May 29, 1991


KUALA LUMPUR, MAY (TWN) - The Malaysian Prime Minister, Dr Mahathir Mohamed, has criticised industrial countries for preventing the existence of free trade on the world market.

The Malaysian leader's comments came during a visit here earlier this month of the Prime Minister of the Czech and Slovak Federal Republic, Dr. Marian Calfa. Mahathir was speaking at a dinner in honour of Calfa.

Free trade, Dr Mahathir said, no longer existed in the world because rich countries have erected barriers preventing access to goods from developing nations.

Free trade existed when developing nations were the market, but this soon changed when these countries began exporting their products, Mahathir was quoted as saying on the occasion.

"Trade was free when we were the markets but when we want to gain access to the markets of the rich, trade is no longer free and there has emerged now very powerful trading blocs which tend to stifle free trade even further", Dr. Mahathir said.

Dr. Mahathir quoted the example of Malaysia to show how Third World countries find it difficult to thrive in the world market even when they adopted free-trade policies.

"We in Malaysia too", he said, "were told of the virtues of free trade when we became independent. Almost alone among newly independent countries we refused to nationalise foreign-owned enterprises. We kept our markets open to the exports of the world".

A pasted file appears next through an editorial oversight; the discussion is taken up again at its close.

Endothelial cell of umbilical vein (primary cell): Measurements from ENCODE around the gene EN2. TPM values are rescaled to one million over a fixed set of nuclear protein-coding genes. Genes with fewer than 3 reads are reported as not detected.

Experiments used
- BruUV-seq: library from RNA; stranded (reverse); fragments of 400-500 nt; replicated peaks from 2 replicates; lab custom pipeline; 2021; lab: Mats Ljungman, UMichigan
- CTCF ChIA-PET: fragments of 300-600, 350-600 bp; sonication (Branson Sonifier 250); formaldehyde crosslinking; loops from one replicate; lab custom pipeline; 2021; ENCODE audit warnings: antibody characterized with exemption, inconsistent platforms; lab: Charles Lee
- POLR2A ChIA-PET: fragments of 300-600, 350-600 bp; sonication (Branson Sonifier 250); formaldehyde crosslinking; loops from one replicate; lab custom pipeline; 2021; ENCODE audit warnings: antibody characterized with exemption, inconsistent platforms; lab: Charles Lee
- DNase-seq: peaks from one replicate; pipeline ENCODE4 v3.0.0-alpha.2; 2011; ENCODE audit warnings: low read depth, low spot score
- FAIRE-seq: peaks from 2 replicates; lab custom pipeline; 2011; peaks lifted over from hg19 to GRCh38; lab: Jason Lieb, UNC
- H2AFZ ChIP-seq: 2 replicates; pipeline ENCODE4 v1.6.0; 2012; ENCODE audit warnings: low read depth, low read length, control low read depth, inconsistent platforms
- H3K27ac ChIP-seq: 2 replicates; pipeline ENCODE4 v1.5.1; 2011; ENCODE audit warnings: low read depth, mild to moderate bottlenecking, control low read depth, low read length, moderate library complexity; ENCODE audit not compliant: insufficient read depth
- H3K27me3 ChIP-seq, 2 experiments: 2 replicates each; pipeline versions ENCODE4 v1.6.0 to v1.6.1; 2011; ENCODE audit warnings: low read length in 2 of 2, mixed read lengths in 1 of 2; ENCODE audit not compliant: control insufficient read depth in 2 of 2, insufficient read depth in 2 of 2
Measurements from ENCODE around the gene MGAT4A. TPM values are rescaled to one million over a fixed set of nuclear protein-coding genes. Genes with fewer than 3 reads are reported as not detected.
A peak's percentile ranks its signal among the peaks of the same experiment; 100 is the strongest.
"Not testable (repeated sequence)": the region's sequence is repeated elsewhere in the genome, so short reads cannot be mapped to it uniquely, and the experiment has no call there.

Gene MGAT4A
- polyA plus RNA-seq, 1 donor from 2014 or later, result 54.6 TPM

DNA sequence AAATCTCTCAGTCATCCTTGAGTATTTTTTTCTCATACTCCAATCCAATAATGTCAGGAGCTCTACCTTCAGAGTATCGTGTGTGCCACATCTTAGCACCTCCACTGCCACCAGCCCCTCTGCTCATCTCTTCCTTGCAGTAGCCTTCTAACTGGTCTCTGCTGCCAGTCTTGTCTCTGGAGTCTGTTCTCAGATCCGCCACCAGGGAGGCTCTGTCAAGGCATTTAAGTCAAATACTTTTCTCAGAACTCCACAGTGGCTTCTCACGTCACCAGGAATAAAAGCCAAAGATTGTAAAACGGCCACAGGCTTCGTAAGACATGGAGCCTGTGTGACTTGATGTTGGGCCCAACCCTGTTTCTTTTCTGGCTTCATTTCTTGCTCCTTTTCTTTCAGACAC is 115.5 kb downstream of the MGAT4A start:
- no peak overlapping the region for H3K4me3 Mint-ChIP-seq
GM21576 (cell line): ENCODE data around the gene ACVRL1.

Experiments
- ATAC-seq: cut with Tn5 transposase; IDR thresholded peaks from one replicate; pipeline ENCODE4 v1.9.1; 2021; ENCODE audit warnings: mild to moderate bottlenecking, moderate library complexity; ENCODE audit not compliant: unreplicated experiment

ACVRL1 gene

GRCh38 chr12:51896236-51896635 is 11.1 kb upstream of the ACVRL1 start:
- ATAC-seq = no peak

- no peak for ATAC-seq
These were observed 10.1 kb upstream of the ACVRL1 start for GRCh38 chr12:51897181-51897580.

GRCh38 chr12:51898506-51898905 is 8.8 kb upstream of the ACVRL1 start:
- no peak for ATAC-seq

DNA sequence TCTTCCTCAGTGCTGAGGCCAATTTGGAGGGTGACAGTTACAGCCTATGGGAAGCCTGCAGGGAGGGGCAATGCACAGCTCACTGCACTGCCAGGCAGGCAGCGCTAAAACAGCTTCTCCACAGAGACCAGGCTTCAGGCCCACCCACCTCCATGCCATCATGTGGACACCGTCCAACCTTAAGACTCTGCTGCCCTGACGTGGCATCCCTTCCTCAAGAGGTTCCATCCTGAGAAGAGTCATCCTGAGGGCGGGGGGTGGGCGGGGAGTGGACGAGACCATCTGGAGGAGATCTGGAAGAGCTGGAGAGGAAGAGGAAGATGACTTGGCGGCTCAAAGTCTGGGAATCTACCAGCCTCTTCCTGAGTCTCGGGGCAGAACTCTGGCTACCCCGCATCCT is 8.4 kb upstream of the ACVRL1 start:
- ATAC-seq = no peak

"Indeed, we encouraged even greater participation of foreigners in our economy and at no time did we restrict the movements of currencies across our borders". But he added, Malaysia could not be buying without selling.

Initially Malaysia sold commodities like rubber and tin, which are not produced by the developed countries but the terms of trade changed adversely for the country.

Malaysia had to sell more and more commodities and got less and less of the manufactured goods that were needed.

"The commodity exchanges located in the consumer countries caused a continuous decline in the prices of our commodities".

"To overcome this we switched to manufacturing. From being an almost 100% exporter of raw materials, 52% of our exports are now made up of manufactured goods".

"But while our commodities continue to be subject to unfair trade practices, our manufactured goods now also face all kinds of barriers. These barriers include so-called human rights practices, environmental issues, labour policies and just plain unfair publicity", he said.

Dr. Mahathir hoped that the East European countries, having discarded their centrally planned and controlled economic system, would have a better experience in the current world trading network.

He said: "It is somewhat ironic that at a time when the countries of Central and Eastern Europe are moving towards a free market system, certain powerful industrialised countries seem to be opting for a system of managed trade internationally, the antithesis of free trade".